Rediscovery[edit]

The Aethiopica was first brought to light in Western Europe during Renaissance times in a manuscript from the library of Matthias Corvinus, found at the sack of Buda (today the western part of Budapest) in 1526, and printed at Basel in 1534. Other codices have since been discovered.[1] It was first translated into French by the celebrated Jacques Amyot in 1547. It was first translated into English in 1569 by Thomas Underdowne, who used the 1551 Latin translation of Stanislaw Warszewicki to create his Aethiopian Historie. In the Eastern Roman Empire (Byzantium) this novel was known by the Greek readership. For example, the novel is mentioned in a will of a noble man known as Eustathios Voilas (Ευστάθιος Βοίλας). According to this will, dated year 1059, he bequeathed several books to a monastery of the Theotokos, which he had founded, amongst them the Aethiopica. It was printed several times by Giolito de’ Ferrari in Venice (1556, 1560, 1586) in an Italian translation from Greek by Leonardo Ghini.

Style[edit]

The Aethiopica is indebted to the works of Homer and Euripides. The title is taken from the fact that the action of the beginning and end of the story takes place in Ethiopia.[1]

The work is notable for its rapid succession of events, the variety of its characters, its vivid descriptions of manners and of scenery, and its simple, elegant writing style.[6] But what has been regarded as most remarkable is that the novel opens in the middle of the story (“in medias res”), and the plot is resolved by having various characters describe their prior adventures in retrospective narratives or dialogues, which eventually tie together. Homer utilized this technique in both his epic poems Odyssey and Iliad. This feature makes the Aethiopica stand out from all the other ancient Greek romances.[citation needed]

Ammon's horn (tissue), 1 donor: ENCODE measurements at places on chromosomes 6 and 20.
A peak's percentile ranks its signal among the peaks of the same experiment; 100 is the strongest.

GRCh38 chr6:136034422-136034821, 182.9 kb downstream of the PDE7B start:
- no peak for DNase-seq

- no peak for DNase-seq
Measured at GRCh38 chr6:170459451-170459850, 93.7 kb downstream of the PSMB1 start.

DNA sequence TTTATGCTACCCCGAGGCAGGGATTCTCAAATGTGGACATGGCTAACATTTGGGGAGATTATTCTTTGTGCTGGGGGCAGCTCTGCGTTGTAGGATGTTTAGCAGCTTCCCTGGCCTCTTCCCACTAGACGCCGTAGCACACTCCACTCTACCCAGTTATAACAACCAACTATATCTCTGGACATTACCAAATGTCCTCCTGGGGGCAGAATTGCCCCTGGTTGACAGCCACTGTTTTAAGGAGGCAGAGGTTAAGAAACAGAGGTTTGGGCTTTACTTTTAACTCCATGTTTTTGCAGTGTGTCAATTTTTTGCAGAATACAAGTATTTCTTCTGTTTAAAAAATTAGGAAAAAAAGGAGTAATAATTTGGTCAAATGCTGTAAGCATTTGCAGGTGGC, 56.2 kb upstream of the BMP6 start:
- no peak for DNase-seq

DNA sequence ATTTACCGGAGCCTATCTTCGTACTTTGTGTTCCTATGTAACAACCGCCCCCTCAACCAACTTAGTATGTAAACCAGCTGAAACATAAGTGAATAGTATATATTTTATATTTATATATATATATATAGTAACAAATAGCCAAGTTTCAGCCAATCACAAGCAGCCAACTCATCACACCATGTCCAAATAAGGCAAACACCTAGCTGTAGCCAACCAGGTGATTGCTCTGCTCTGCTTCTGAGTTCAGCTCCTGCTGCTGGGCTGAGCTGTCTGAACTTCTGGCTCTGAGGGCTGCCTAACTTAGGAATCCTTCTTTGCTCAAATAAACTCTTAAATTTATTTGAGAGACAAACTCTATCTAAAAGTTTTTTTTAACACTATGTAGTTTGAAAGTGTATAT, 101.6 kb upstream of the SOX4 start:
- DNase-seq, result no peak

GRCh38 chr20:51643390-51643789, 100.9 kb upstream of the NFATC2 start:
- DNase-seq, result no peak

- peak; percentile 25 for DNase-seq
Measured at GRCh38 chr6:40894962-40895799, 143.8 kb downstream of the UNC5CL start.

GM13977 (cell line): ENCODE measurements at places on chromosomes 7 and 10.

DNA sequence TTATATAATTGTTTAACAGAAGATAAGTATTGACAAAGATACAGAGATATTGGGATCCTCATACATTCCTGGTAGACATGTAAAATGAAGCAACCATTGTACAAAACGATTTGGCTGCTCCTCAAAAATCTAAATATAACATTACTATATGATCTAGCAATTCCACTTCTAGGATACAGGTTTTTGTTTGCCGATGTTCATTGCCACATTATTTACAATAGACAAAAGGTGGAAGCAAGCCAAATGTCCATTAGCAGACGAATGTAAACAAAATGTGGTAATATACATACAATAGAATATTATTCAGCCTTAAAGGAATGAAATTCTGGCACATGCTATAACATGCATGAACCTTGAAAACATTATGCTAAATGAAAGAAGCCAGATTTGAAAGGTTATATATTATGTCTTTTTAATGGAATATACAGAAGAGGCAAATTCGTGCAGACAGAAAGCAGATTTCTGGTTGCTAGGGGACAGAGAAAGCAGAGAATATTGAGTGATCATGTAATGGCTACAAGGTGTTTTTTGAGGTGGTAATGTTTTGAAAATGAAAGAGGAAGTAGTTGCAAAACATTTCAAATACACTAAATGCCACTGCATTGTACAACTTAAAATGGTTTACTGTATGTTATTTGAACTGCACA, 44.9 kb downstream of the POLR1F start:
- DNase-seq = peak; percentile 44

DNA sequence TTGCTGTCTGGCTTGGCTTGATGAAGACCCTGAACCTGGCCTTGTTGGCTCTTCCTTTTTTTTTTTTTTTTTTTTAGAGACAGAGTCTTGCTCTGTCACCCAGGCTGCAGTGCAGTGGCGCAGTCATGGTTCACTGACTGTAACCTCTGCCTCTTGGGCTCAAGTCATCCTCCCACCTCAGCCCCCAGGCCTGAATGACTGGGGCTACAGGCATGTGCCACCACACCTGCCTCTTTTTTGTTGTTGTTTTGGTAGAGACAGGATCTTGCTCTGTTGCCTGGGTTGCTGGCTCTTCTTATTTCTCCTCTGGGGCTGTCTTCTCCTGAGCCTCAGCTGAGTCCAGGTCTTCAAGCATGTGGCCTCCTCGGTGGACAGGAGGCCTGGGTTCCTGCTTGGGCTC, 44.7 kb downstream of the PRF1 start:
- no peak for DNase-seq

Plot introduction[edit]

Chariclea, the daughter of King Hydaspes and Queen Persinna of Ethiopia, was born white because her mother gazed upon a painting of the naked Andromeda just after her rescue by Perseus while Chariclea was being conceived (an instance of the theory of Maternal impression). Fearing accusations of adultery, Persinna gives her baby daughter to the care of Sisimithras, a gymnosophist, who takes the baby to Egypt and places her in the care of Charicles, a Pythian priest. Chariclea is then taken to Delphi, and made a priestess of Artemis. Theagenes, a noble Thessalian, comes to Delphi and the two fall in love. He runs off with Chariclea with the help of Calasiris, an Egyptian who has been employed by Persinna to find Chariclea. They encounter many perils: pirates, bandits, and others. The main characters ultimately meet at Meroe at the very moment when Chariclea is about to be sacrificed to the gods by her own father. Her birth is made known, and the lovers are happily married.[

Categories

Literature

Asia, Africa, & Middle Eastern

Authors

HELIODORUS, of Emesa.

Printing Date

17th Century

Language

Latin

Binding

Vellum

Book Condition

Good

Collation

Complete